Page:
This summer has been an absolute whirlwind. I’ve learned so much about digital mapping, Darius Milhaud, and my own researching style and abilities. So, I’ve compiled a list of things that I’ve learned this summer along with some tips and tricks to help future CURI researchers tackle future projects.
- Arc GIS is simultaneously one of the coolest and most frustrating things I’ve had to work with. (You’ll get the hang of it eventually, after several hours of repeatedly re-uploading the same file hoping naively that something will change.)
- Also, WordPress. Ditto.
- Making an early morning breakfast meeting with your entire research team is the only way to properly motivate yourself to wake up early.
- Cutting down a description of everything you’ve done to 250 words is ridiculously hard.
- I can now say that I am a human geographer and this is probably the fanciest title I’ve ever held.
- We created THE MOST COMPREHENSIVE DATABASE OF MILHAUD’S PERFORMANCES IN THE WORLD.
- (I’m pretty proud of that.)
- I learned how to make a BuzzFeed quiz (learning those valuable life skills am I right?)
- I have listened to and learned more about Darius Milhaud’s music than I thought was possible. And that’s pretty neat.
- Making memes with your research team is 10/10 the best possible study break.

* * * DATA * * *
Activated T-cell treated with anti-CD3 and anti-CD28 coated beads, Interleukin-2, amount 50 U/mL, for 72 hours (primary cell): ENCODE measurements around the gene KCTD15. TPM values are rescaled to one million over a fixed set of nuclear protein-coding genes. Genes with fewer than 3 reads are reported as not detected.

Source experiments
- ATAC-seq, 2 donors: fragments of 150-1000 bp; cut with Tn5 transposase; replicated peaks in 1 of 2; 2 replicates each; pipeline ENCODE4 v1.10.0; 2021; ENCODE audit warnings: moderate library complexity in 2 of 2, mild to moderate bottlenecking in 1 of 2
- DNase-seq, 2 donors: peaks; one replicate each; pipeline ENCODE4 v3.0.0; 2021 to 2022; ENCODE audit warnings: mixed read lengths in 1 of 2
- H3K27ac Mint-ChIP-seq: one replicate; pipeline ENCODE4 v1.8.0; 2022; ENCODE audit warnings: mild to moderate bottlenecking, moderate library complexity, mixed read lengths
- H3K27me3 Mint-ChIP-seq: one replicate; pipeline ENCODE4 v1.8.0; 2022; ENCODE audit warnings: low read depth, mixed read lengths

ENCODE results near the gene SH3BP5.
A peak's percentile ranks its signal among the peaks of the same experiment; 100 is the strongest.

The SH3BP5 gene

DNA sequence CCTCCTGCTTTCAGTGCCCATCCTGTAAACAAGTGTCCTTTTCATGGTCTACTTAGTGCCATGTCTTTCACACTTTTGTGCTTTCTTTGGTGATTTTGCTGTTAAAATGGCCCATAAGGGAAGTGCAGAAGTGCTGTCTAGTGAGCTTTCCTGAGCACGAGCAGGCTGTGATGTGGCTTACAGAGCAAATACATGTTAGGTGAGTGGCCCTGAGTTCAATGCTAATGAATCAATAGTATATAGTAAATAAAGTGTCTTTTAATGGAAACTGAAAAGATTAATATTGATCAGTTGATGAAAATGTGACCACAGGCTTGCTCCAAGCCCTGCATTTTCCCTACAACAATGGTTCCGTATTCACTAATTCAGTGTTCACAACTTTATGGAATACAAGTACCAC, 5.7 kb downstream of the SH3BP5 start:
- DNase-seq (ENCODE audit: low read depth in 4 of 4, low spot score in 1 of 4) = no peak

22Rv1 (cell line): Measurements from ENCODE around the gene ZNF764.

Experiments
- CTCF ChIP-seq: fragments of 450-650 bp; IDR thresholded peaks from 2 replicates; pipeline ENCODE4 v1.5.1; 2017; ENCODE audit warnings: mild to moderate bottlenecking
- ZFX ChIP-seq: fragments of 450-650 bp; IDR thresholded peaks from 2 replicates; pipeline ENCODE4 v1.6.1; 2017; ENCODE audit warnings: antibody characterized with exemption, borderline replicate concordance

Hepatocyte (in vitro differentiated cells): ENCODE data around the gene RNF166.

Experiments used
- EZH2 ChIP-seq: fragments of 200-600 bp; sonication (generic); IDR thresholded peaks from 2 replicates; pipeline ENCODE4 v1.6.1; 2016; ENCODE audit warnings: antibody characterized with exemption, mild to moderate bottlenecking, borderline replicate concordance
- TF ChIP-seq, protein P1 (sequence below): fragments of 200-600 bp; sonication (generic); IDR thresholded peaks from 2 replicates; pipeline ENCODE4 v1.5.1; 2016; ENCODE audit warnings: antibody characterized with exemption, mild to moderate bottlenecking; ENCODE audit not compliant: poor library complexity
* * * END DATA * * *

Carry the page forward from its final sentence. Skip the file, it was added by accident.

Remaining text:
- Analyzing primary sources in foreign languages and strange fonts (I’m looking at you Fractor) is difficult, but when you find the piece of information you’re looking for, it’s the most rewarding feeling.
- Regents is the only academic building that stays open past 9 in the summer.
- All of campus shuts down from 1:00 pm on Fridays until Monday morning.
- We’ve made more maps in one summer than I’ve seen in my entire life. Probably.
All in all, this summer I’ve cultivated a valuable skill set that includes map-making, website building, scholarly writing, and more. Now, I have a background in the Digital Humanities and musicological scholarship. What an amazing opportunity! Looking back on my experience, I feel so lucky to have gotten to spend my summer researching with a wonderful group of people. And though tomorrow is our Final Research Symposium, where we’ll be presenting our findings to all of our peers and the rest of the CURI personnel, I feel like the work we’ve done this summer is a starting point for continued research in the field. This may be my last blog post for a now, but I have a feeling this isn’t the last you’ll be hearing from me.
Thank you to the amazing research team, Anna, Juliette, and Elizabeth for making this summer such a smashing success, and thank you, Professor Epstein, for all of your help! That’s a wrap on CURI 2017.